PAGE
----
Published: Sun, December 16, 2018
Research | By Raquel Erickson

Don't Miss the 2018 Christmas Comet in the Sky This Weekend!

Don't Miss the 2018 Christmas Comet in the Sky This Weekend!

The year's brightest comet makes its closest approach to Earth this weekend, passing by one of the night sky's most handsome star clusters, the Pleiades, along the way.

You can expect a ghostly green blob to grow brighter in the sky near Orion in the coming days, as Comet 46P/Wirtanen makes it closest approach to the Earth in 20 years this weekend.

The very big object is more than 1km wide but will definitely not hit Planet Earth. That's 30 times the moon's distance from us.

The Virtual Telescope will be running a viewing session on December 16, meaning you can log onto its website to take a good look at the Christmas comet from the comfort of your own home. But even now, it's currently the brightest comet in the night sky, and the brightest of 2018. With a width of 0.7 miles, 46P/Wirtanen orbits the Sun fairly quickly for a comet - once every 5.4 years - making it a short-period comet - (long-period comets, on the other hand, have orbital periods greater than 200 years).

46P/Wirtanen was discovered on January 17, 1948, by the American astronomer Carl Wirtanen.

Chodas said, "Comet Wirtanen has already been visible in larger amateur telescopes, and while the brightness of comets is notoriously hard to predict, there is the possibility that during its close approach comet Wirtanen could be visible with binoculars or to the naked eye". "It will be near the constellation Orion, or the saucepan", said Brad Tucker from the Australian National University Research School of Astronomy and Astrophysics. And as scientists reported, you will able to see the comet without a telescope. Look up anytime between twilight and sunrise to catch a glimpse. Check to figure out the best time in your part of the world. It's three-quarters of a mile across with a core that's less than a mile wide.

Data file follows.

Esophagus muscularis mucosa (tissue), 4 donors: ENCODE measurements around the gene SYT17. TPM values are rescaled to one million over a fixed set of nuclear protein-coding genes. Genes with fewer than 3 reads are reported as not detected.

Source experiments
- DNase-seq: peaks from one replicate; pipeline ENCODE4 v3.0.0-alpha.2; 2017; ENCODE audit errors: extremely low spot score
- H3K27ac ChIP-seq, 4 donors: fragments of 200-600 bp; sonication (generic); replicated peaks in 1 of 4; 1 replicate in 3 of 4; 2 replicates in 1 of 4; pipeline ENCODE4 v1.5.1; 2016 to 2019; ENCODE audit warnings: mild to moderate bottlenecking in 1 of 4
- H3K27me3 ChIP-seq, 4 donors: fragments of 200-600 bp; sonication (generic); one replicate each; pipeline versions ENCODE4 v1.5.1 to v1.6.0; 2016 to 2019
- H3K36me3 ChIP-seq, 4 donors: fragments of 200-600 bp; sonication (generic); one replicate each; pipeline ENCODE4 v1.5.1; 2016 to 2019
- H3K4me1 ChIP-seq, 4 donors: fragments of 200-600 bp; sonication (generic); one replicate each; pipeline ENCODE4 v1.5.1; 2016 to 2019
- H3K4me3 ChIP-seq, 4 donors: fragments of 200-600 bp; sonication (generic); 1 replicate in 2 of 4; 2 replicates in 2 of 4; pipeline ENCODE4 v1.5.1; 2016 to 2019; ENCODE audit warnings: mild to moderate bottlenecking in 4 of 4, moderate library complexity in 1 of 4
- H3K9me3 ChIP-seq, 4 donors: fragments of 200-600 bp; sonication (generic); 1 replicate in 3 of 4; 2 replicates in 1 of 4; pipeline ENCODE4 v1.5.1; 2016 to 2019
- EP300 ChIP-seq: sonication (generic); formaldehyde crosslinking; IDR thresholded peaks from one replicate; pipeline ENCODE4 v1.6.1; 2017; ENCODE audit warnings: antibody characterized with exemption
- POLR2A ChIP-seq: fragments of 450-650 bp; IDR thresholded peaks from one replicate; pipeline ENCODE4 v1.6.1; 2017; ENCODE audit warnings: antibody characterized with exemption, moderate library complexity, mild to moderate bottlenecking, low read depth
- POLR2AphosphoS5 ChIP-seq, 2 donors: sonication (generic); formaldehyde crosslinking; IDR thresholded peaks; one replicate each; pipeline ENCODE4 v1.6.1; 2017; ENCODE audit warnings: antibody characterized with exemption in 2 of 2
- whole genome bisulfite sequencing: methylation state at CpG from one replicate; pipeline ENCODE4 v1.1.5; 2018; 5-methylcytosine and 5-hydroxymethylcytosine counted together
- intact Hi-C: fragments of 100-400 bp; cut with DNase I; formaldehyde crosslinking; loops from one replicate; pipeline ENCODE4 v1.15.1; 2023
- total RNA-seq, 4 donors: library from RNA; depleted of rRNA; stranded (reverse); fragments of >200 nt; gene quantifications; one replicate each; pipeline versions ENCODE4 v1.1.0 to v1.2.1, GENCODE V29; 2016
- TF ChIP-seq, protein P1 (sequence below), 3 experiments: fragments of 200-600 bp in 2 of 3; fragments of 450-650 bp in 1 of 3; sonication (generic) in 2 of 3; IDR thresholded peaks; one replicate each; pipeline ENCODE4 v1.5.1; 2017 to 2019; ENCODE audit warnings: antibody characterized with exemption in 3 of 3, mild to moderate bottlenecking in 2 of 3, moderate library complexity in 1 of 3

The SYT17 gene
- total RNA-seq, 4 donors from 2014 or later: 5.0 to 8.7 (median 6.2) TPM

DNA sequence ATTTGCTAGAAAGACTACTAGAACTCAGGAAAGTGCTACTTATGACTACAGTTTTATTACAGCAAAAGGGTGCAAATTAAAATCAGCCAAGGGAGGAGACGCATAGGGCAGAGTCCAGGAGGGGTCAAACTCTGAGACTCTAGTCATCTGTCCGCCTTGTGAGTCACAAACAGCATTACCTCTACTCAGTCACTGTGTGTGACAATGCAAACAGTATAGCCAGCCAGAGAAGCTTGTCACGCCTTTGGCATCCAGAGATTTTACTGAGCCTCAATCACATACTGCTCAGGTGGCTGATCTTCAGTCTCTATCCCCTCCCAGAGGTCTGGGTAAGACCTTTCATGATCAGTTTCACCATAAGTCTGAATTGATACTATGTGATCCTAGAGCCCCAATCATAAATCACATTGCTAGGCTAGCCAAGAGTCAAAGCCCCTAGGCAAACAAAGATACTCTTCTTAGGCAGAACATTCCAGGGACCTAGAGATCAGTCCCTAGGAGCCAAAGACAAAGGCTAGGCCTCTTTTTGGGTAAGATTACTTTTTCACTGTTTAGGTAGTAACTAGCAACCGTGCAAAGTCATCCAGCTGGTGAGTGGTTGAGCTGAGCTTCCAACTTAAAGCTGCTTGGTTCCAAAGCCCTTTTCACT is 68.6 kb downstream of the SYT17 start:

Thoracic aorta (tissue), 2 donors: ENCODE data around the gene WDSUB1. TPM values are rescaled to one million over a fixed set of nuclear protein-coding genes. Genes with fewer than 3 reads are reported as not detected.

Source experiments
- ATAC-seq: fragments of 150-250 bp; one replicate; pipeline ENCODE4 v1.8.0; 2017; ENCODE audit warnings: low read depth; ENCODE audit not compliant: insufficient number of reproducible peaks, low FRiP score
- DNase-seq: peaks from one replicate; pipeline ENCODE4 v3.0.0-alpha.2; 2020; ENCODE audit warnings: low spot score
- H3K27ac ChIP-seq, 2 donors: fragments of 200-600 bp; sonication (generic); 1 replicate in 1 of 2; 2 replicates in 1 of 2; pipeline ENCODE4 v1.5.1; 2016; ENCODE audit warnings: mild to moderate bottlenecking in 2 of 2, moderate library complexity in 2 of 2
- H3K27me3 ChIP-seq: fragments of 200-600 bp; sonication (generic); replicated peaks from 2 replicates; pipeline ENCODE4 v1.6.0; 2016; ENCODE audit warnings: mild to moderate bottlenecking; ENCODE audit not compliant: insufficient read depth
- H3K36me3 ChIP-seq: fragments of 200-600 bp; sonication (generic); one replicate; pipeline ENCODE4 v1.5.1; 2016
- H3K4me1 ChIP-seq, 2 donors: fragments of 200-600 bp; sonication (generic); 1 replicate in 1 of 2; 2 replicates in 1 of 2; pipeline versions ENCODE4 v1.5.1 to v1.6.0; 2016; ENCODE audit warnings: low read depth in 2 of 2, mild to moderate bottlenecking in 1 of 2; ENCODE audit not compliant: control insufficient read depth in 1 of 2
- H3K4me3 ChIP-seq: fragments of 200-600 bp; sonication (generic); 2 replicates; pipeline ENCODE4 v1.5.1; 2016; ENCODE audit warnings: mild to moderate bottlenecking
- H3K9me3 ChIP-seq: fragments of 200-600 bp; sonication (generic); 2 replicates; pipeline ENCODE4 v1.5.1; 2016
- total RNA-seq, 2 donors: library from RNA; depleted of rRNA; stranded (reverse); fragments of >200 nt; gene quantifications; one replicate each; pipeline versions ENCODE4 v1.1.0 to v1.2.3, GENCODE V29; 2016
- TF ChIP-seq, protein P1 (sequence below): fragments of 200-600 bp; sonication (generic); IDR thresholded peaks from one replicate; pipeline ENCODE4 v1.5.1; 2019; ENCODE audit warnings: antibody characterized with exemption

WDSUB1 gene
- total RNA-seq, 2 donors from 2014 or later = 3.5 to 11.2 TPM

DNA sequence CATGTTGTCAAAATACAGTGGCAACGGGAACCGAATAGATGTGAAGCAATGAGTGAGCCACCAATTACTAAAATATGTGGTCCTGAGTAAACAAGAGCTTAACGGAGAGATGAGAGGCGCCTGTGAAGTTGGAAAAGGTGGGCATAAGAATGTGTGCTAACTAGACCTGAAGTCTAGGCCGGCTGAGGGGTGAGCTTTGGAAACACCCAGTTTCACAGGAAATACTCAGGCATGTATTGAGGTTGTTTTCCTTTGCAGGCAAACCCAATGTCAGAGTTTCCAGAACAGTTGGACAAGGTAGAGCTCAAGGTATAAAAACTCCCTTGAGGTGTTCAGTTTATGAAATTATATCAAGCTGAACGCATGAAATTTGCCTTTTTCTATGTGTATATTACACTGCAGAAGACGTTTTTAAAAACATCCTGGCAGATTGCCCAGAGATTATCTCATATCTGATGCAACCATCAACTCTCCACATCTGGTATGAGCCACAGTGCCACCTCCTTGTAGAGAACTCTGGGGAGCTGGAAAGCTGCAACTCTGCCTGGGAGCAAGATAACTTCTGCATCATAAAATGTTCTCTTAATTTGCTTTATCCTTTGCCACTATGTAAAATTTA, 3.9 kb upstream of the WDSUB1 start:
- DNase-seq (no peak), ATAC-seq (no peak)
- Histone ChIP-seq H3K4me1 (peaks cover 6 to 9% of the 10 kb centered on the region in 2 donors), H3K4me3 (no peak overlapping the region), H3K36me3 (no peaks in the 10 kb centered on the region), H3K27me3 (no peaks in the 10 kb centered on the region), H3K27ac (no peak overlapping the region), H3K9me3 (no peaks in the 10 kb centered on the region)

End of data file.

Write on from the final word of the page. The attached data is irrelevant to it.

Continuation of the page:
Scientists still don't know how Wirtanen came to be - if it used to be an Oort family comet that was perturbed into moving closer to Jupiter or if it broke off from a larger body in the past, Tucker said. When it passes the sun, this icy comet essentially experiences some melting. That's what creates the glowing green cloud. The darker the sky, the better.

In contrast, the space agency said the most well-known of the comets, the one named after Sir Edmund Halley, won't return until July 2061. Looking at the radio-range wavelengths of light the comet releases, astronomers can examine the distinctive gases that come off of the visitor.

"We're getting a look at stuff that was formed during the formation of the solar system and has been out in the deep freeze since then", Lattis said to CNN.

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